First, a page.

There are some really beautiful bush flowers around so I thought it might be worth looking into. I was thinking of white flowers held on with sticky tape. A chopper cop a hundred feet up surely wouldn't know the difference would he? Oh well. Just an idea.


Hey WD. Is there anything thorny or stinging that grows thick and tall and might be good to surround pot with? lol

Link to comment
Share on other sites

Poison ivy from memory is a pretty dark foliaged plant. it could possible blend in a rainforest type of vegetation, but in the bush , where the main colours are greys and light greens it may stand out.


Another concern with poison ivy is the native wildlife.

Imagine the amount of poison ivy that 1 kangaroo could spread through the bush by the seeds simply sticking to it's fur.

Within a coupla years ivy would have taken over your whole surrounding area. lol


Ya best best it to go for a days walk around your prospective growing plots and find the camourflage plants locally. You'd be amazed at the amount of creepers and shrubs we have growing locally.


Banksia are a coastal tree. great if ya live on the Australian coastline but may seem a little odd growing in clumps around the place if you live inland. lol

Link to comment
Share on other sites

Thanks for the help guys. Great input. Banksias might not be a good idea for out west but if I ever move to the coast I'll certainly keep that idea in mind. Whatever camouflage I use I'd like to help encourage the stuff. Not just where my baby would be hidden but all over the place as a distraction. Would make the cops job a lot harder. So long as its a native weed. We have enough fucking Lantana and other shit choking our forests.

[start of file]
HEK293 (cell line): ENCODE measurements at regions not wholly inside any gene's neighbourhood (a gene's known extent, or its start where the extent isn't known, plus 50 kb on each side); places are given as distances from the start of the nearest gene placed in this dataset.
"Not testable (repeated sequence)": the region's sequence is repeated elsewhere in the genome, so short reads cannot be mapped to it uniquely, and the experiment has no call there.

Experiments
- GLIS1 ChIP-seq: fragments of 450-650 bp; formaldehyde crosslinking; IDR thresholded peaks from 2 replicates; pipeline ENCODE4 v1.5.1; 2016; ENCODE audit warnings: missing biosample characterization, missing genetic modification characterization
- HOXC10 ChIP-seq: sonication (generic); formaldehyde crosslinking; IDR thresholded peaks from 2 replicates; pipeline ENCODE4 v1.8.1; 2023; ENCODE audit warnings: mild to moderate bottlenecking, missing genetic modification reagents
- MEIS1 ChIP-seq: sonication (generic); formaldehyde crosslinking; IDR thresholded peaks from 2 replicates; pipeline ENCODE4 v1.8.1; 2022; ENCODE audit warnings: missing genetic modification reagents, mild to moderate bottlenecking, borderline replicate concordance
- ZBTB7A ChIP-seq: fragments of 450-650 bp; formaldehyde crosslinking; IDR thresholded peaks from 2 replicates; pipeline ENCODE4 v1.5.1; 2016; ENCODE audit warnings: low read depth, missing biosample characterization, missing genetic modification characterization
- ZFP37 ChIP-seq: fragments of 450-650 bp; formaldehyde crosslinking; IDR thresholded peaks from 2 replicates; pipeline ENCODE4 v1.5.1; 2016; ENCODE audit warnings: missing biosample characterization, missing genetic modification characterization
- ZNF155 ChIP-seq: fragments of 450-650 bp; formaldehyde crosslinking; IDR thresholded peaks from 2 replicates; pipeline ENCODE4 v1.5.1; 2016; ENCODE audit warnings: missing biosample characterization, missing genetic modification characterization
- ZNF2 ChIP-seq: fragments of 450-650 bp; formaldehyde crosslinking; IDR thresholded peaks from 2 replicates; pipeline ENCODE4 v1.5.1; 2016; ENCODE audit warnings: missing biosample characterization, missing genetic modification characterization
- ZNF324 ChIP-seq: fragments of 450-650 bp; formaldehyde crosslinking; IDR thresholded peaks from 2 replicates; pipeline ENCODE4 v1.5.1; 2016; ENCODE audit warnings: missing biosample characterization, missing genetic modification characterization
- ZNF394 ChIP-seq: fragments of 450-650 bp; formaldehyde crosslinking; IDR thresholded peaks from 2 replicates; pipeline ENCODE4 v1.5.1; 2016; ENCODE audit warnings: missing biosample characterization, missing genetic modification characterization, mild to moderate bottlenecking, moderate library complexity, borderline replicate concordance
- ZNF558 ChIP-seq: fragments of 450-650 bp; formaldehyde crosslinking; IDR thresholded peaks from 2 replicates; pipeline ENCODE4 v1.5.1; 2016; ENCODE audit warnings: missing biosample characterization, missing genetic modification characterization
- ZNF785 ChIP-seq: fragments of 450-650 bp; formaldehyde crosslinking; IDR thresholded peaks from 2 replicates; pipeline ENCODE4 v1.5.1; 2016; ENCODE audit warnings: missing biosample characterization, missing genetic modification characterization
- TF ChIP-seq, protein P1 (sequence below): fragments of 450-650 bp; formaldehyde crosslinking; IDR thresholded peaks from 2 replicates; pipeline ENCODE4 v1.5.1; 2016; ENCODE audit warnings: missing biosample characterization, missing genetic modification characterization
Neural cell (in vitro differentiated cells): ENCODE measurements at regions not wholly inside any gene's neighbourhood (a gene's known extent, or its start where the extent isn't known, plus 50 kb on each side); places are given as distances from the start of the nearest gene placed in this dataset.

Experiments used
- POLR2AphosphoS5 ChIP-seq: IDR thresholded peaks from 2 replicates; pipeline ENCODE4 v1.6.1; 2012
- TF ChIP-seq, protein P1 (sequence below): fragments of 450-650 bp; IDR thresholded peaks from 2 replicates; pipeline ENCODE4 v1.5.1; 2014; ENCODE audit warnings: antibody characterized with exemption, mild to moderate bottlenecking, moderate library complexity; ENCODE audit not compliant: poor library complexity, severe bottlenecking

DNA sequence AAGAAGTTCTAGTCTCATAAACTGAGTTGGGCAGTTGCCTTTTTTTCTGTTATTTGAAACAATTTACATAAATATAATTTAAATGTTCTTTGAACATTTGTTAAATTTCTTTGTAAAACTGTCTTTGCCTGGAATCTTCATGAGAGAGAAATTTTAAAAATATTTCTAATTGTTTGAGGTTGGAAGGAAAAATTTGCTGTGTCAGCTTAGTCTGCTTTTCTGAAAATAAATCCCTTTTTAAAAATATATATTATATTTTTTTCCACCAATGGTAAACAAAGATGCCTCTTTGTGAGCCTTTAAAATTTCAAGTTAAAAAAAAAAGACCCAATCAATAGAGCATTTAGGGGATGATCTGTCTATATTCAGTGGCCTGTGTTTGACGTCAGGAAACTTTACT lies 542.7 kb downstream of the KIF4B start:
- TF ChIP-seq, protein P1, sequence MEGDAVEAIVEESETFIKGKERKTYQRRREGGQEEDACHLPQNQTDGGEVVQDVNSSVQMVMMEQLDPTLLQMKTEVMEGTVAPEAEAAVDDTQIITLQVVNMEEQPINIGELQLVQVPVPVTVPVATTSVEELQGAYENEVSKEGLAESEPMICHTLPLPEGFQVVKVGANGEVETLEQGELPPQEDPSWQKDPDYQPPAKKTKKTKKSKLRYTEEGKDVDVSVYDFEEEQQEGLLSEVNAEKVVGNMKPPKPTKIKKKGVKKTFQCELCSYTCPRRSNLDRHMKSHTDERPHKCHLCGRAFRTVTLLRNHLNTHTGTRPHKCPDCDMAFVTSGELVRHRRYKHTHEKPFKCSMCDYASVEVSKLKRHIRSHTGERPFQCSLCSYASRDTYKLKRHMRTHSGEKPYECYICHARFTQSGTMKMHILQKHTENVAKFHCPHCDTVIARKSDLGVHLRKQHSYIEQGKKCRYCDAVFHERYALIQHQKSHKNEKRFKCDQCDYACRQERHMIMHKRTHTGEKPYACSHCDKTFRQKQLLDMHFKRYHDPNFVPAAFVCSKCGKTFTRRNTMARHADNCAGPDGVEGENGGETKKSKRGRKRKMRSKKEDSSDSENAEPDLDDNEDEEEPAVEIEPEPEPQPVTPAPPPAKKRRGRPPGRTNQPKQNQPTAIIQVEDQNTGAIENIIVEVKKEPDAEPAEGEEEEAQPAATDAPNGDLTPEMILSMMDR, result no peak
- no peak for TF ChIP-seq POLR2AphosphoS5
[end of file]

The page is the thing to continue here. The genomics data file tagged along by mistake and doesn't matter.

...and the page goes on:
I did a search on Wattle. Our national flower Golden Wattle(Acacia pycnantha) doesn't grow up in QLD where I am. But other varieties do.




Golden Wattle occurs in the understorey of open forest or woodland and in open scrub formations in South Australia, Victoria, New South Wales and the Australian Capital Territory, in temperate regions with mean annual rainfall of 350 mm to 1000 mm. It has been introduced into the Stirling Ranges near Perth where it threatens to become weedy. It regenerates freely after fires, which usually kill the parent plants but stimulate the germination of seeds stored in the soil if rain follows soon after. Regeneration may produce dense thickets in forests and woodlands and along roadsides.